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Equity funds gain 31 pc in May; best in 17 years

This article was posted on Jun 2, 2009 and is filed under Market News

MUMBAI: Actively-managed diversified stock funds in India posted their best monthly gain in 17 years with a majority beating the benchmark index in May, lifted by a sharper rally in their mid-cap and small-cap bets.

Large exposure to basic engineering and financials, among their top-3 preferred sectors, also helped these funds post an average 30.6 percent return in May, the best since March 1992 when net values had risen by an average 55.7 percent.

Almost six of every 10 such funds also outperformed the 28.3 percent gain in the main stock index after lagging in March and April as they cut cash holdings to participate in India’s post-poll stock market surge.

“There are a combination of factors that led to outperformance in May. Firstly, funds deployed cash into equities, which pushed up the performance,” said Chintamani Dagade, a senior research analyst with Morningstar India.

“Secondly, fund managers preferred mid-cap stocks relative to large-caps, which helped the funds’ performance,” he added.

Indian shares surged in May after the Congress-led coalition won an unexpectedly strong mandate in the polls, raising expectations of a revival in stalled reforms and helping the benchmark index report its best monthly performance in 17 years.

Diversified funds on an average held nearly 14 percent of their assets in cash at the end of April. But Chintamani said funds invested almost 23 billion rupees in stocks in May to take advantage of the rally.

Also, these funds on an average invested a third of their assets in shares of mid- and small-cap firms at the end of April, data from fund tracker ICRA showed, and benefitted after shares of Mid-cap and small-cap firms rose 43.9 percent and 51.9 percent respectively in May.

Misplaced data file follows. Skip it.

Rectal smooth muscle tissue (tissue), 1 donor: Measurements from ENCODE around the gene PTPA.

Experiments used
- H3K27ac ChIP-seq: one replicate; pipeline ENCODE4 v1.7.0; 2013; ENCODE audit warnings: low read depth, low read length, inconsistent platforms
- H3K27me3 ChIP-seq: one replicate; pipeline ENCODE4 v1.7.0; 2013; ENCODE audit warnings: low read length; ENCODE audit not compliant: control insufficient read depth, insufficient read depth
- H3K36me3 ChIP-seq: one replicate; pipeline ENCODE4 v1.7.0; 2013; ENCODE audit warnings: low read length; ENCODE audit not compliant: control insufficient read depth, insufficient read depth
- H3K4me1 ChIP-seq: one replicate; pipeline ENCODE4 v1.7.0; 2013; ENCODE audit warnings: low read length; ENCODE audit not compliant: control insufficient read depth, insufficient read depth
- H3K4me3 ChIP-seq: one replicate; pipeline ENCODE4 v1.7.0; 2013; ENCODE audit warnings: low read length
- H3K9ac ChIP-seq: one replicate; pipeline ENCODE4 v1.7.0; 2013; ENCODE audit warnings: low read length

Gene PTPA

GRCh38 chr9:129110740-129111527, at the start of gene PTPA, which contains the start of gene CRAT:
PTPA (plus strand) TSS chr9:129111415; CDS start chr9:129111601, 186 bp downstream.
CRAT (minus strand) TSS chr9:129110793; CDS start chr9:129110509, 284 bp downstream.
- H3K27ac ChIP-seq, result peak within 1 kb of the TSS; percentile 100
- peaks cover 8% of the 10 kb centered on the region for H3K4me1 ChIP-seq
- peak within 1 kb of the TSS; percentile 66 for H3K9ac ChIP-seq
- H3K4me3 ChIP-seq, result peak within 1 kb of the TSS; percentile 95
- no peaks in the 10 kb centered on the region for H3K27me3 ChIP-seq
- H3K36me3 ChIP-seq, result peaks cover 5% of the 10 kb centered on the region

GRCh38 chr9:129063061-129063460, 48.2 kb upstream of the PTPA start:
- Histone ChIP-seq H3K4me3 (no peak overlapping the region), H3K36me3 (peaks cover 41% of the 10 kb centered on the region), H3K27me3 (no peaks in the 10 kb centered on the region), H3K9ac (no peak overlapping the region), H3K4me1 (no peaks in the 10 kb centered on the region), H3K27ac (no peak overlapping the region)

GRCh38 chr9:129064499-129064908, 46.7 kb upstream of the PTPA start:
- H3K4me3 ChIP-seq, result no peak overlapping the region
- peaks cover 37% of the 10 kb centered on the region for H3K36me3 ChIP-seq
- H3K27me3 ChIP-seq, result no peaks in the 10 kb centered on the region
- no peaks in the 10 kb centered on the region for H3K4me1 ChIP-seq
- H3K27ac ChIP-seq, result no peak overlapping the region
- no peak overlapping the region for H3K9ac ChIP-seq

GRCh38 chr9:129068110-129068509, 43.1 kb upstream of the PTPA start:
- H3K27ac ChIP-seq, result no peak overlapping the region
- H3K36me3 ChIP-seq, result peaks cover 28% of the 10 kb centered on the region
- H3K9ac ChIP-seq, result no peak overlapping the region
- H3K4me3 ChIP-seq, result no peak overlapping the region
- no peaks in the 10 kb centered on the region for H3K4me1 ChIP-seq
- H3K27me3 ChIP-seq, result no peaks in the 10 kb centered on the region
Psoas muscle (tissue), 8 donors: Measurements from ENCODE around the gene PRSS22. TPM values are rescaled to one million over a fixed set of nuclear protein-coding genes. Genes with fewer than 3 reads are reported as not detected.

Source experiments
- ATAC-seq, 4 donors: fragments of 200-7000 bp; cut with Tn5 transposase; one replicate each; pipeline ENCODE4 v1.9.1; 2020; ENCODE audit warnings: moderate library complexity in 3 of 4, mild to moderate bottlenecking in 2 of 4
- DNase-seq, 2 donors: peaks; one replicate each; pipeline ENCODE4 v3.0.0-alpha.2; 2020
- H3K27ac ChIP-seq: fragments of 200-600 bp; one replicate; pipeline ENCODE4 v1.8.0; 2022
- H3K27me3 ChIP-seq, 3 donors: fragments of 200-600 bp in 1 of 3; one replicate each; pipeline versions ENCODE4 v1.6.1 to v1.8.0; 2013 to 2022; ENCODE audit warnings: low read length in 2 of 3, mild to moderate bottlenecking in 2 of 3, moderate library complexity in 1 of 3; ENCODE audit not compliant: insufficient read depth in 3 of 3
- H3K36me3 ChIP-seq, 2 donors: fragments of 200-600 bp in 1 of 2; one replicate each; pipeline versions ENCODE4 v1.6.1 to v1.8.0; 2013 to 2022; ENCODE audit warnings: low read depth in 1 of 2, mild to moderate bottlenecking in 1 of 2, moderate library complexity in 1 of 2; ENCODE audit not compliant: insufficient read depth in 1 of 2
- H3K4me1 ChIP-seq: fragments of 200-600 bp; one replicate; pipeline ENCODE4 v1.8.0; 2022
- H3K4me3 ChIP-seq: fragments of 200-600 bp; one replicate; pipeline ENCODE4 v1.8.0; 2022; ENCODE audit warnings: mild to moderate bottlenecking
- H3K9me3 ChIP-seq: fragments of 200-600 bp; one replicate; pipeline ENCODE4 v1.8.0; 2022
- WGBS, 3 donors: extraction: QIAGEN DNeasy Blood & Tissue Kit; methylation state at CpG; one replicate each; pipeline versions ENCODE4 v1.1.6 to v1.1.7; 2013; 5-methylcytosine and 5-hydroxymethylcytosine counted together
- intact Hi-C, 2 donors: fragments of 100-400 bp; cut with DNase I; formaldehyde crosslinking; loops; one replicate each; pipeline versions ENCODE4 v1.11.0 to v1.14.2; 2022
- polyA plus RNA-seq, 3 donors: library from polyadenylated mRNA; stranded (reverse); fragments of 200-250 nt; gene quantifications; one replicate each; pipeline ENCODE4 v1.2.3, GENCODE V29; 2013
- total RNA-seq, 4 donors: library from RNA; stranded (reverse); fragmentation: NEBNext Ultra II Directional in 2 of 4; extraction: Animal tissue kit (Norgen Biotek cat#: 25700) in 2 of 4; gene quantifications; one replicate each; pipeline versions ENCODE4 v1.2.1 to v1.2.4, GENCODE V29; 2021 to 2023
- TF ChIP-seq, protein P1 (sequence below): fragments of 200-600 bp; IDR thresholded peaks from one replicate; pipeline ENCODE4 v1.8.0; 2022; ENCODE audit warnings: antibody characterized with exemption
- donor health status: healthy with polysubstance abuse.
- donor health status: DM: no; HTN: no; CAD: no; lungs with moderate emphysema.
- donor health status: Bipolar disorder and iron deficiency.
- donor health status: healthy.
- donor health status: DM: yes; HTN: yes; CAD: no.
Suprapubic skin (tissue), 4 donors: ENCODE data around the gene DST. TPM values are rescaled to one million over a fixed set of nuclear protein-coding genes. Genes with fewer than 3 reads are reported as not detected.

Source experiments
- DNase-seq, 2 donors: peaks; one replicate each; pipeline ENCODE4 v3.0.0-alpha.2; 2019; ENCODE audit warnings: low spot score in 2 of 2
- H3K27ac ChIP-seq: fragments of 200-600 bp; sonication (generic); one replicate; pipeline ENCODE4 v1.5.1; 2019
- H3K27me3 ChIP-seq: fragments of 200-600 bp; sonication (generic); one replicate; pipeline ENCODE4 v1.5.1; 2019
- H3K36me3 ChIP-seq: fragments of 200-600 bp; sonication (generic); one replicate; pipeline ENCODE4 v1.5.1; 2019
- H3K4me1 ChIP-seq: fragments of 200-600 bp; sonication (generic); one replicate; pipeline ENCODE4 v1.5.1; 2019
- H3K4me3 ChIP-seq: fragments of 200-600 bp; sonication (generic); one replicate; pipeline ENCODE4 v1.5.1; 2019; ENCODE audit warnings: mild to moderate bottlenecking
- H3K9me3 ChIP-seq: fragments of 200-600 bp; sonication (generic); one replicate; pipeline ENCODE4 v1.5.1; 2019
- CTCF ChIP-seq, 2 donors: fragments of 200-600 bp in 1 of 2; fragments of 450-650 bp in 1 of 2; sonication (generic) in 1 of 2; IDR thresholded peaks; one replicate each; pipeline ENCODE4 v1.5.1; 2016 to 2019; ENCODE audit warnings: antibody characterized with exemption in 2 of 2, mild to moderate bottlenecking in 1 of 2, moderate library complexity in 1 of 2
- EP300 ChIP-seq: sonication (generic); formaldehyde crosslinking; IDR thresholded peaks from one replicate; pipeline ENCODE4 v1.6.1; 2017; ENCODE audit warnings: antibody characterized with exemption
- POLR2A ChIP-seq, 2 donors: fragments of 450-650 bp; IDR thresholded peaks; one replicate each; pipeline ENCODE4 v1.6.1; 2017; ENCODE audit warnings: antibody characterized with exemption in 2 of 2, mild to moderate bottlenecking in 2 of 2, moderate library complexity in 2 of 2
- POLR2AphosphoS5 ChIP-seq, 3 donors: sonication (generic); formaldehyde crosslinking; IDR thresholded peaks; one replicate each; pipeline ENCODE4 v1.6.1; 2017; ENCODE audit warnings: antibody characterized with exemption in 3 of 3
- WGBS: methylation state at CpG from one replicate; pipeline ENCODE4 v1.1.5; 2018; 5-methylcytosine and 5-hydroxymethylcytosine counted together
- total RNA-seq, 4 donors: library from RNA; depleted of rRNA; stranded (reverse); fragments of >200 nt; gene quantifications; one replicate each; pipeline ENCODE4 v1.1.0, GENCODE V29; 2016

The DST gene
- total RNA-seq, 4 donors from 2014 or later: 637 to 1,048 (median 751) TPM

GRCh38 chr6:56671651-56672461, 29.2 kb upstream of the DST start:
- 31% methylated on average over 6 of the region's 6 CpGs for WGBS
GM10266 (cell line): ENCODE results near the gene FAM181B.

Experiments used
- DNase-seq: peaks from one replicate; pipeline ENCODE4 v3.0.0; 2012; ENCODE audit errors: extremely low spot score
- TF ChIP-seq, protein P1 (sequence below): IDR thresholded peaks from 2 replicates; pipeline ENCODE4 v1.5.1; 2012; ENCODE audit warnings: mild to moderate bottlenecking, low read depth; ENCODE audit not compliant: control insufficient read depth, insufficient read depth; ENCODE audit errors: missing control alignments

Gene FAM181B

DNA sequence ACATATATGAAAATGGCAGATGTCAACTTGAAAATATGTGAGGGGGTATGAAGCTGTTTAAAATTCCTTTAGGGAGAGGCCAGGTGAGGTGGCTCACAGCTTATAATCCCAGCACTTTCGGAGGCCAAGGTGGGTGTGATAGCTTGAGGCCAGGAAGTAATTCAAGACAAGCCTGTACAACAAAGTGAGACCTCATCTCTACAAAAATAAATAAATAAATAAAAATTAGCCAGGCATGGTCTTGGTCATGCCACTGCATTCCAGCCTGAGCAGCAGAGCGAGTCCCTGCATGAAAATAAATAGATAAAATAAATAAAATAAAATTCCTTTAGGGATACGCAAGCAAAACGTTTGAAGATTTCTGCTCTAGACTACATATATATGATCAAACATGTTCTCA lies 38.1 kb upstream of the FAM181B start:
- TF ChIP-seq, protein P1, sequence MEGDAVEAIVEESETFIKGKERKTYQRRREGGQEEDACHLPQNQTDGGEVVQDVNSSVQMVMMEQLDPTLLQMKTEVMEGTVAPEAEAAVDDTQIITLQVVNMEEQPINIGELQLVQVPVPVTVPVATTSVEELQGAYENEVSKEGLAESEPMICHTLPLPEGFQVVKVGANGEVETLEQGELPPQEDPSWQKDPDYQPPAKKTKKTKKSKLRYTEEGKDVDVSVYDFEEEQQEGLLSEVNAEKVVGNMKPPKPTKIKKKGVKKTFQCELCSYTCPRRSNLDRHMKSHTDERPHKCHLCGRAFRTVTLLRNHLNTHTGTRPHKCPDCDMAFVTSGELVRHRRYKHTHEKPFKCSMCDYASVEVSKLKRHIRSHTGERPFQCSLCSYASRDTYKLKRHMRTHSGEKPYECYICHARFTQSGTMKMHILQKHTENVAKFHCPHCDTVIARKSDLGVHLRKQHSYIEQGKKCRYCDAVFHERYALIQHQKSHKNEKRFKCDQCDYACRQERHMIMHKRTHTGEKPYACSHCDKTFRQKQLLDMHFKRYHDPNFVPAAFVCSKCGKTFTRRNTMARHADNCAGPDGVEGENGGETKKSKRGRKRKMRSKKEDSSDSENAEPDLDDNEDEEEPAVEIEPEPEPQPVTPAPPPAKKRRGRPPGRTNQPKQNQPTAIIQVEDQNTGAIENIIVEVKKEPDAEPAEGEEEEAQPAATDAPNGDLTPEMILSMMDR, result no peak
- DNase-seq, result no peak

Shares of banking and capital goods firms also rose 45 percent and 51 percent respectively helping funds that invested nearly a third of their assets into them.

Indian fixed income funds investing in government securities saw their net values dip 0.8 percent in May as yields rose on worries about the government’s borrowing requirements.

The past two auctions of governments bonds in 15 days have been increased by 25 percent to 150 billion rupees each, raising market concerns that the government may be looking to increase its planned gross borrowings
of 3.62 trillion rupees in 2009/10.

The benchmark 2019 bond yield rose 47 basis points in May to end at 6.70 percent.
Gold exchange traded funds, which had seen their net values shrink in March and April, gained 3.3 percent in May as a weak dollar overseas supported the yellow metal.

Gold futures on the continuation chart ended May at 14,923 rupees per 10 grams, up 2.9 percent for the month.

source: Economictimes

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